Registration at the conference was a complete mess, picking up the badges took far too long. However, it did give me a bit of time to float around the attendees, picking up bits of conversations such as:

"Yeah, we're doing our third round of funding now..."
"...TIVO hack that lets you use 128MB of RAM."
"...I hate networking like this..."

I then went off to a very small seminar hosted by Megan Smith of Planetout.com along with three or four other people who I didn't know. Great conversation, most of which went over my head as it seemed I was the only person there who wasn't the CEO of a wildly successful Internet company. For the record, the other people there were the Director of Digital Operations at Discovery, the CEO of Event411.com and some guy from Digital.

But then came the most interesting part of the conference - picking up the freebies. As a speaker, I was entitled to extra-special goodies which are listed here:

A Palm VIIx - very nice, very expensive, unfortunately, it doesn't work in the UK (I'll either swap it or sell it)
An exclusive TED11 teddybear
A fashionable looking IBM bag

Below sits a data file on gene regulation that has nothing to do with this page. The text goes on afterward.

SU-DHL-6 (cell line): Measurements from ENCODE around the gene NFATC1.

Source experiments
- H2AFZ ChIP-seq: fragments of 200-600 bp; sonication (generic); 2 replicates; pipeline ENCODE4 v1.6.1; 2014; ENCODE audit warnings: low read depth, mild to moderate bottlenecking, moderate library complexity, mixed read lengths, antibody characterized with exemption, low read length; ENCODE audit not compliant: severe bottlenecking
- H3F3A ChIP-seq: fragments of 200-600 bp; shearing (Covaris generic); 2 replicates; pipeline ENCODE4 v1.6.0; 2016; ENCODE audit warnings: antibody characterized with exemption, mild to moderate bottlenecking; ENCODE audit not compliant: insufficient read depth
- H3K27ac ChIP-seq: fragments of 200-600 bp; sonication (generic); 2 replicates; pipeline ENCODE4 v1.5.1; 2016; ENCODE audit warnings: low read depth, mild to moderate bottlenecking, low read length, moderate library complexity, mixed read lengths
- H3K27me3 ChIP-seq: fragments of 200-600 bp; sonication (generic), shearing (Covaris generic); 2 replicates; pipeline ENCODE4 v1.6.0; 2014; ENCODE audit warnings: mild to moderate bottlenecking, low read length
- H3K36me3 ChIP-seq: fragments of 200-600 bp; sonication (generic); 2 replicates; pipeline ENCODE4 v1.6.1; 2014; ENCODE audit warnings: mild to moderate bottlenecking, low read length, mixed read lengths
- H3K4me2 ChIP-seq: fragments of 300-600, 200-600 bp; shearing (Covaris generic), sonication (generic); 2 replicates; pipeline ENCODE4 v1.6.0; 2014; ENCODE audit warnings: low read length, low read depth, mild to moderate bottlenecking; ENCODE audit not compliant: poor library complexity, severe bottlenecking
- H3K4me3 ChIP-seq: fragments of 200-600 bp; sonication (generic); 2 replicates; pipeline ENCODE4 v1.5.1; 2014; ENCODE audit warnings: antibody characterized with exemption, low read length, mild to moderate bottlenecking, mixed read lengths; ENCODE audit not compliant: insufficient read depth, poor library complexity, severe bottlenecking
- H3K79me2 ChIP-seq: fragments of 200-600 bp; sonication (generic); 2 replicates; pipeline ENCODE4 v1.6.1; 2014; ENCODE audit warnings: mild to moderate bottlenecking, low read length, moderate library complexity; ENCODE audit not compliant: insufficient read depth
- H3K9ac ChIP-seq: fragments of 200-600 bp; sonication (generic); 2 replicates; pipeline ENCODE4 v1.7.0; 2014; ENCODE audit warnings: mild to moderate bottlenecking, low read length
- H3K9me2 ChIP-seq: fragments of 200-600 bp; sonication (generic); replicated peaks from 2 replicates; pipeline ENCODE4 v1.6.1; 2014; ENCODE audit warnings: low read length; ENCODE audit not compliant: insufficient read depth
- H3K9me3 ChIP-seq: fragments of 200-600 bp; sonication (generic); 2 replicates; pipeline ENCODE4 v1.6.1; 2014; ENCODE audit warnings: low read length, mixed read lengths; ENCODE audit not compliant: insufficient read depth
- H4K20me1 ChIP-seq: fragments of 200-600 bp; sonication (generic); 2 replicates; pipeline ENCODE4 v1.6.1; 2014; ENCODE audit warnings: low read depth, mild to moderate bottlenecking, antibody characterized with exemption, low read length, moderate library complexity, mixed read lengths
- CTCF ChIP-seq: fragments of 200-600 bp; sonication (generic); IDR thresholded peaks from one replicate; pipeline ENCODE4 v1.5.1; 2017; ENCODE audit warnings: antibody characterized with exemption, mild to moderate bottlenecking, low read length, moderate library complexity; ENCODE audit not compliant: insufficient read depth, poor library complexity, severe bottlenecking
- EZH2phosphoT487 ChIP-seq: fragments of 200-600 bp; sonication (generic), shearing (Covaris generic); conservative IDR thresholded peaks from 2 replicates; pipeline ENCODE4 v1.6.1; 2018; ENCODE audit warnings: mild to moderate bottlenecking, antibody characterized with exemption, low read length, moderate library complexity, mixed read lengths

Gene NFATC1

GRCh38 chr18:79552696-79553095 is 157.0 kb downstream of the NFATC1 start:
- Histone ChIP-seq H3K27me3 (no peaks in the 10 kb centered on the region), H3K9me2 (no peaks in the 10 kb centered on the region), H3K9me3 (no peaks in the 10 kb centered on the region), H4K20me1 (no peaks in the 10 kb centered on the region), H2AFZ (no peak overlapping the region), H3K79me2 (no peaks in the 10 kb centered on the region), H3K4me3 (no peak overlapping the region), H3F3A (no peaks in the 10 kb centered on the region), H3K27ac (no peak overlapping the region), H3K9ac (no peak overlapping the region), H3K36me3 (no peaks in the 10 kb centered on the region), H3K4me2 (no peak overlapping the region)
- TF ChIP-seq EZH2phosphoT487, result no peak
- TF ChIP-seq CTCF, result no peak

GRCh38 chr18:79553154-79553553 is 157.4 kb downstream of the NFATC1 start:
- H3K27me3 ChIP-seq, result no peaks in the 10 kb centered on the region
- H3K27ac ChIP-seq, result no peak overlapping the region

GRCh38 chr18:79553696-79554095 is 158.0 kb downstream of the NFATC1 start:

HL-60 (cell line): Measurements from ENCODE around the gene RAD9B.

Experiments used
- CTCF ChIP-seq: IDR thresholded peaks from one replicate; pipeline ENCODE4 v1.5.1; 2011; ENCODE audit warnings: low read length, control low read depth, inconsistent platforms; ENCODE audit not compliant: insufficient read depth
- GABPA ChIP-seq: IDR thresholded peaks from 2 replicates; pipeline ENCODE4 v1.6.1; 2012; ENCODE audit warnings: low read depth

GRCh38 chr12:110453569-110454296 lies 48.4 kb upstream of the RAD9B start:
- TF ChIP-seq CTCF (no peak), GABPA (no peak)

Some books, a DVD (nothing special) and some CDs of unknown provenance.

Of course, that's not all. Rumour has it that we will be receiving some very expensive scooters later on in the conference.

So, things are going well. I'm just off to find something to drink, but thanks for everyone who left messages here (Katie and Claire). I'll probably update again later today or tomorrow.

@

6:43 PM | permalink | discuss


Tuesday, February 20

Well, I'm currently burning some time before my to Los Angeles in what is possibly the most ugly airport in the world - New York JFK. However, they do make up for this is some extent by having a set of computers offering free Internet access (subject to your giving them your spam-specific email address and watching a minute long video by Nortel).

After having roughly 3 hours sleep in nearly 36 hours, without a shave or shower, I'm feeling understandably a little rough.

Some thoughts: You know that in airplanes the humidity of the air is approximately zero (presumably to stop mould or stuff from growing) - and the air consequently manages to suck out all the water in your body in an unhumanly short period of time? Well, it appears that airports have taken up this practice so on my arrival at Heathrow I ended up buying a small fortune in water. Scumbags.